Title: Accidental Magic
Summary: Mr. Potter, did you kill your relatives? Harry: Yes
A Snape mentor/child Harry fic (he's six but his growth has been stunted by the Dursleys in more ways than one)
Genre: Alternate Universe, probably out of character-ness (that tends to go hand in hand with AU's…not that I'll purposefully make someone out of character but Snape could hardly be anyone's mentor when he's behaving true to the books)
Warnings: Child abuse, Character Death…that's all I can think of for now
Spoilers: This takes place before the series starts, but will quite likely mention knowledge gained from reading the books
The explosion made the six o'clock news and would most likely make the front page of the paper by the next morning. The incidents surrounding it were bizarre. Some people said gas leak, others were babbling hysterically about terrorists. There was only one witness, one person to survive ground zero, and he had yet to say a word. His survival was probably the most puzzling incident of all.
At nine o'clock on a perfectly ordinary Saturday, number 4 Privet Drive in Little Winging, Surrey loudly turned itself into a black, smoking crater. The house, its front yard, its garden shed and garden were all destroyed. The houses next door ought to at the very least have sustained damage from the raining debris, but there didn't seem to be any. The worst they had was minor smoke damage. Neither was the house behind harmed, nor any across the street. The street itself didn't so much as have a crack in its pavement. In an almost perfect shape of the house's lot there was nothing left but fine black ash, yet the rest of the street was left alone.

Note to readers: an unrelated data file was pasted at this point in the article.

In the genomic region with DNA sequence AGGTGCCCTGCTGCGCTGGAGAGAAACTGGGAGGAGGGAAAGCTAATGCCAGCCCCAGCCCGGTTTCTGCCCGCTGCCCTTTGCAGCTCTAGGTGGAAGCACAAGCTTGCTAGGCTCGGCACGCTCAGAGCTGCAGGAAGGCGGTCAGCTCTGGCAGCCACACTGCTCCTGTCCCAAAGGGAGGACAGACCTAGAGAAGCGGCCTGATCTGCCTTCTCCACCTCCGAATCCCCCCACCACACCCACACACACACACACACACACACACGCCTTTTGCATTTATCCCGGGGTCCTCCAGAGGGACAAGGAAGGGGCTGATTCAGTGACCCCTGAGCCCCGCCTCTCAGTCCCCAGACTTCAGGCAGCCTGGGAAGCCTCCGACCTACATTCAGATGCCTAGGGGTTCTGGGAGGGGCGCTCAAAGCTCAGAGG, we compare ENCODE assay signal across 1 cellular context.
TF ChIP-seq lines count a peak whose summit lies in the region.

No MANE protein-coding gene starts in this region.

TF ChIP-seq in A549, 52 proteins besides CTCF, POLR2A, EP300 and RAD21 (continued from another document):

This was not perfectly true. Which is to say, the part about the explosion being meticulously contained certainly was, but the part about the house was completely destroyed wasn't. The staircase was still standing. It was while the fire men were investigating, naturally curious about how the staircase still stood and whether it was likely to suddenly fall now and crush someone, that someone happened to notice the door to a cupboard under the stairs. The rescue worker couldn't say what compelled them to open it; as soon as they touched the latch the chief firefighter was already barking at them to back away, yet still they opened the door. And screamed. Bright green eyes were staring from the darkness within.
The medical team rushed in, of course, determined to get the child (for they soon found it was a child, a very small one) onto a stretcher and away from the mess that surrounded it. The child didn't answer any of their questions, nor did it seem inclined to climb out of the cupboard. It didn't cry, or scream, or do much of anything but stare and stare through emerald eyes. There was talk of shock, there was talk of supposed burns and other hidden ailments. But when they finally, carefully, got the child out of the cupboard and into a position to be examined, no one could find anything wrong (at least in terms of something caused by the explosion. They determined that the child was a boy, a very small, severely malnourished boy of undetermined age. They discovered a few bruises, nothing more than what be expected from the normal scraps little boys get into but coupled with the malnourishment there was cause for concern. They even discovered that he was in need of glasses.
It was the police officers investigating the case who determined who he was. This wasn't because the boy suddenly spoke but because they pulled up a record of who owned the house, and by process of elimination they determined that he must be Harry James Potter. The house had belonged to the Dursleys. Pictures of the son, Dudley, brought by a very distraught aunt showed that the boy taken from the ashes could not have been him. The aunt had admitted, reluctantly, that the boy's cousin also lived in the house. She could not be troubled to even remember the boy's name, and was quick to mention she wouldn't be taking him.